Believed to have been first made by that famous teller of tales, and expert paper cutter, Mr. Hans Christian Andersen around 1860, the ‘Flettet Julehjerte’ (Braided Yule Heart) is a very popular craft made in Denmark. Seen in windows all over the country, it is often used to decorate Christmas trees. Making paper crafts is still an important part of Danish Christmas and is incorporated into schools, shops, offices, and homes. Of course it is, because what is more ‘hygge’ than sitting around a table with friends and family listening to Christmas Carols and cutting out little paper hearts? Want to learn how to make a Flettet Julehjerte of your own? Visit here.
In H.C.’s homeland, (that’s Hans Christian Andersen to us non-Danes), stories like ‘The Little Match Girl’ ‘The Fir Tree’, and ‘The Brave Tin Soldier’ are classics that never seem to get old. Sitting next to a fireplace reading Christmas fairy tales in the land of their creator? That’s pretty ‘hygge’. Interpretations of these beloved tales are also often brought to life through theatre and dance around the Christmas season.
The Juletræ (Danish word for Christmas Tree)
Artificial Christmas trees are rare, and most choose real spruces to put up in their homes. Handmade paper decorations are common, as well as the Danish flag and a gold or silver star on the top (never angels). On December 24th, the main day for celebrating – and when the Julemanden (the ‘Yule Man’, aka Santa) brings the presents – the tree is lit with candles. Many still prefer real candles to electric lights. Some families follow the old tradition of dancing around the tree before opening the gifts.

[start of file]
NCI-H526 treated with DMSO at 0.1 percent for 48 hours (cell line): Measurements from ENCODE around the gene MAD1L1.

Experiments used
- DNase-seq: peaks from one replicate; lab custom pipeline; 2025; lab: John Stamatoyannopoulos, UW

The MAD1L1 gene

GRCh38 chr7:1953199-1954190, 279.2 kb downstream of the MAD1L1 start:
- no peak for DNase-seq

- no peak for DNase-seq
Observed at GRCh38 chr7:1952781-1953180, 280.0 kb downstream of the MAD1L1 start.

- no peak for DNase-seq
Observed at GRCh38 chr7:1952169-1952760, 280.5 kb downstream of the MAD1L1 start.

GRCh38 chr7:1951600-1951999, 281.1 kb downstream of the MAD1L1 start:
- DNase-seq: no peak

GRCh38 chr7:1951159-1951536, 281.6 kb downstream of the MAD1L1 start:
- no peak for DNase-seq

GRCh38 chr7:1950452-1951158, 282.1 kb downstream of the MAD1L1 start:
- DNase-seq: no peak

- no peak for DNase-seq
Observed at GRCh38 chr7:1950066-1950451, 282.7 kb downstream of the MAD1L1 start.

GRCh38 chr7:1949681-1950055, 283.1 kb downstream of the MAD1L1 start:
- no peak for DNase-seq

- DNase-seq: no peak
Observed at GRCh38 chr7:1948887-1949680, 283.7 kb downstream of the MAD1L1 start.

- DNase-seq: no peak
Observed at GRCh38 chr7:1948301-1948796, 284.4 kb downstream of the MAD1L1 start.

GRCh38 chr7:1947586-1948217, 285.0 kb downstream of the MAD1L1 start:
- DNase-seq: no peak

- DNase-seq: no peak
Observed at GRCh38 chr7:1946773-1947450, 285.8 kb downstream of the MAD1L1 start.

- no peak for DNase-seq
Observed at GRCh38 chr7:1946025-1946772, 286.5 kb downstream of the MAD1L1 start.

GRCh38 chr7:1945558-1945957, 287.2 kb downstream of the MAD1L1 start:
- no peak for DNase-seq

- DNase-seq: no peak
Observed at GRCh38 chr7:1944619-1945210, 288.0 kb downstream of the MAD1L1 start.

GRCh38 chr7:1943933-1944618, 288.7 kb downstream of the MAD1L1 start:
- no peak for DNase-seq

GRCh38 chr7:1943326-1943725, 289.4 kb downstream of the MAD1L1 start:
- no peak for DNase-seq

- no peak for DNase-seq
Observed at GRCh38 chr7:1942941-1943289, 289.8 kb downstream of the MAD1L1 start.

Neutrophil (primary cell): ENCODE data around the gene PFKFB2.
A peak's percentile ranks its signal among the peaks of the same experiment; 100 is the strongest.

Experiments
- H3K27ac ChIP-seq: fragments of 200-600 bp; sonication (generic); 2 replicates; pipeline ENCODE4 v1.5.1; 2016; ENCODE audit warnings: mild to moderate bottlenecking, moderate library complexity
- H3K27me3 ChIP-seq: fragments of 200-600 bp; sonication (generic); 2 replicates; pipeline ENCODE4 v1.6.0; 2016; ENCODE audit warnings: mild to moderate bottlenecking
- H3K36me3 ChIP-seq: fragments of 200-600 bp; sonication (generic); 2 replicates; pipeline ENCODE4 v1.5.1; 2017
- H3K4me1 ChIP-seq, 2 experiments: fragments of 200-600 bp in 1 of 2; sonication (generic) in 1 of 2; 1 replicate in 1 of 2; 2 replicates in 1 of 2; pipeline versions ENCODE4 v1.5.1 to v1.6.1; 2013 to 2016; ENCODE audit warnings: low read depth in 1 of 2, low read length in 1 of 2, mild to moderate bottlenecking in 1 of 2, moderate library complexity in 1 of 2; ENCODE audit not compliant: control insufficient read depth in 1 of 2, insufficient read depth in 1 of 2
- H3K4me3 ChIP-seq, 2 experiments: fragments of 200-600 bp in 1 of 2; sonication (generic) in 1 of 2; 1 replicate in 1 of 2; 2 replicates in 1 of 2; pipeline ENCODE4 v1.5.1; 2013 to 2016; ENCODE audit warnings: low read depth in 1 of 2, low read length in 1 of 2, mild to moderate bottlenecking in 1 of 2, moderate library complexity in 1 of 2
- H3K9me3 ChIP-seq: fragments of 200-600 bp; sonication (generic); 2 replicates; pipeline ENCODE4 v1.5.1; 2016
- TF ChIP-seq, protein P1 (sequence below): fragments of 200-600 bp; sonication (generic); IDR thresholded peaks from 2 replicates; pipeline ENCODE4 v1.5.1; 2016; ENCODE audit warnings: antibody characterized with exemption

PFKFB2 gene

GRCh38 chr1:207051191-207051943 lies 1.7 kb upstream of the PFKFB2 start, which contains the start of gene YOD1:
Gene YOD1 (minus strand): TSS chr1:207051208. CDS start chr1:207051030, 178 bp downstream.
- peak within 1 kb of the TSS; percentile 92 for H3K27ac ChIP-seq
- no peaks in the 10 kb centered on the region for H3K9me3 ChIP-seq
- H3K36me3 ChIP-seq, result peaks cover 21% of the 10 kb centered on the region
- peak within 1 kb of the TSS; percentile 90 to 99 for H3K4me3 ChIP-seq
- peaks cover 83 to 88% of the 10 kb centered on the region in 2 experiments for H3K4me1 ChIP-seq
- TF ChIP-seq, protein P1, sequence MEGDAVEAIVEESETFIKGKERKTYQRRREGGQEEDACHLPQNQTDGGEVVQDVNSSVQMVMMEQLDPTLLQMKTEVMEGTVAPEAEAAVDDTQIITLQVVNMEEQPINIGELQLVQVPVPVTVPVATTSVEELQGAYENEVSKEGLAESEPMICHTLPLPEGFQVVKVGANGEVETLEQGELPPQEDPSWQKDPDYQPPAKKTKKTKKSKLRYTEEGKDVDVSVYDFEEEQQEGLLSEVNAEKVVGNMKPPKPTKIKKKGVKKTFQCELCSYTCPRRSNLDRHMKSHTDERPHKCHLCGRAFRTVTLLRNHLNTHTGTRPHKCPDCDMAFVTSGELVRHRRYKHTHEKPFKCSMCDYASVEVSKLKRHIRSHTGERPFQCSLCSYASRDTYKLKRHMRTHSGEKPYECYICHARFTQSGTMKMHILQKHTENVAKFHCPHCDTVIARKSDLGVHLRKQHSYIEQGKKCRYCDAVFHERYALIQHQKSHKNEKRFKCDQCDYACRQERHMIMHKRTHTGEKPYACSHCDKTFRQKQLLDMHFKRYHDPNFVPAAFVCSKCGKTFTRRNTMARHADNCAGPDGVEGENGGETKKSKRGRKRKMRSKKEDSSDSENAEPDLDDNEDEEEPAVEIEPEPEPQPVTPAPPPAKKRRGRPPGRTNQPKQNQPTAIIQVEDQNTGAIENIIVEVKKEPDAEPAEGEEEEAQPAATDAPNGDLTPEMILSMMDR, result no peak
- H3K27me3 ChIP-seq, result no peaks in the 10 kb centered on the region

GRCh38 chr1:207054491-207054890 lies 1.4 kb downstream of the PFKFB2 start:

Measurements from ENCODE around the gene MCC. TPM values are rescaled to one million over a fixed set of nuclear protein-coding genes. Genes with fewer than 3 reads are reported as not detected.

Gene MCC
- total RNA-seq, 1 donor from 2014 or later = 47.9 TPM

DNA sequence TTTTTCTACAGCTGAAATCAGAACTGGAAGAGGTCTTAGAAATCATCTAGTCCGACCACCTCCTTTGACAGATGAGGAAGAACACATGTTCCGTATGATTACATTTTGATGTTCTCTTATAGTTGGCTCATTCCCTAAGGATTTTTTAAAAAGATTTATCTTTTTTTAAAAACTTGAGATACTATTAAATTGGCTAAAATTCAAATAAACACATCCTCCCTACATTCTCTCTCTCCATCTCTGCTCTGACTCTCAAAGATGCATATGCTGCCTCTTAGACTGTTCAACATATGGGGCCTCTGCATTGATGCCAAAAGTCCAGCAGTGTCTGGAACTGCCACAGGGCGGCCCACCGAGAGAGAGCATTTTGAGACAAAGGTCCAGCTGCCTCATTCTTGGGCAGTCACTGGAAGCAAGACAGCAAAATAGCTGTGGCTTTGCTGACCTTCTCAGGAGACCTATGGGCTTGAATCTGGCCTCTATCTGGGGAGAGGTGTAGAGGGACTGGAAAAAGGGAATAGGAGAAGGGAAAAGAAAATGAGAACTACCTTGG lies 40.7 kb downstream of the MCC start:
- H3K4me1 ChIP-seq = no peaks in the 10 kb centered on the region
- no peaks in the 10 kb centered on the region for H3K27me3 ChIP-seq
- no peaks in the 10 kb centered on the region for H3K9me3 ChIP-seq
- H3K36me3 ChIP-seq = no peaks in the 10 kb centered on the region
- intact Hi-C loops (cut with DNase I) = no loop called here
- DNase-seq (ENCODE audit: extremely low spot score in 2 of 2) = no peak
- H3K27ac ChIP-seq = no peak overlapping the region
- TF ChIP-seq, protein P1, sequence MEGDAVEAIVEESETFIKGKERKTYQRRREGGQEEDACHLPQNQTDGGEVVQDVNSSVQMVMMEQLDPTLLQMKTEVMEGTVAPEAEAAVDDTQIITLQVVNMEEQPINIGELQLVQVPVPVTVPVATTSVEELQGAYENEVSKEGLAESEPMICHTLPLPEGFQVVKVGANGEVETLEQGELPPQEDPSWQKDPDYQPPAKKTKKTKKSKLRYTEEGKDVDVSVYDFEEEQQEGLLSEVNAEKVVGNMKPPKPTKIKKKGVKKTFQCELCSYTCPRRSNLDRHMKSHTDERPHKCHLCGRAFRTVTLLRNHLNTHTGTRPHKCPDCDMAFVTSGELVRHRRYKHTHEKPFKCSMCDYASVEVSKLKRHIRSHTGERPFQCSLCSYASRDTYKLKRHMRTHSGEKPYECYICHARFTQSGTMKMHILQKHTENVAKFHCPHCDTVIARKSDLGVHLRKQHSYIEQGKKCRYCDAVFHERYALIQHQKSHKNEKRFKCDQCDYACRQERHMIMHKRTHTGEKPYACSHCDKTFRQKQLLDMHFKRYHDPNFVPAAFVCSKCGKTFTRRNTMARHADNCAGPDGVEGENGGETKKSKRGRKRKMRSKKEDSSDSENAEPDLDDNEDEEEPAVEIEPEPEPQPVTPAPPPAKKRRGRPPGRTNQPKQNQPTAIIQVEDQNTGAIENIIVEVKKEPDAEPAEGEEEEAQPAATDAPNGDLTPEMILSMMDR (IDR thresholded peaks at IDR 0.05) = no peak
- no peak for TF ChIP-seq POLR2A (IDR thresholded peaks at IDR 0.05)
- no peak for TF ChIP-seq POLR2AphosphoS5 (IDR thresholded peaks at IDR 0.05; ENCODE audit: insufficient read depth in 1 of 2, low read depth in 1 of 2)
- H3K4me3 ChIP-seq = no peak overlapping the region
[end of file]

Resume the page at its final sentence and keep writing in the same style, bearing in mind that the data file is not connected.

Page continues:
Nisse (or ‘little imps’)
How can you not feel ‘hygge’ in a country full of ‘nisse’? Little imps that resemble garden gnomes, nisse influence is seen almost everywhere – on coffee mugs, hanging from Christmas trees, peeking around corners in shops, and dangling from key chains.
The ‘real’ nisse however hang out in attics, barns, and sheds, and act as household guardians around Christmas time. They are known to be mischievous, and if not treated well can be downright spiteful. Luckily they are easily appeased. With a small bowl of rice pudding or porridge left out for them on ‘Little Christmas Eve’-December 23rd, they quickly return to their jovial selves.
This tradition wins my vote for most ‘hygge’ of all:
In the old days it was believed that animals were given the gift of speech on Christmas Eve, and it was common for people to leave treats for them on their special day. While it is not widely believed as it once was, some families still go for walks in the woods on December 24th and take snacks along for any animals or birds that may cross their path.
The lovely deer park in Aarhus, where I first fully understood ‘hygge,’ would be the perfect place to test this legend out!
Perhaps if they can talk, all they might say is: “Glædelig Jul”. Merry Christmas everyone.
My Danish stop was one of many on a whirlwind train trip around Europe courtesy of Eurail
Travelling by train, by the way, is a very ‘hygge’ way to take a journey. (Yes, it has become my favourite term).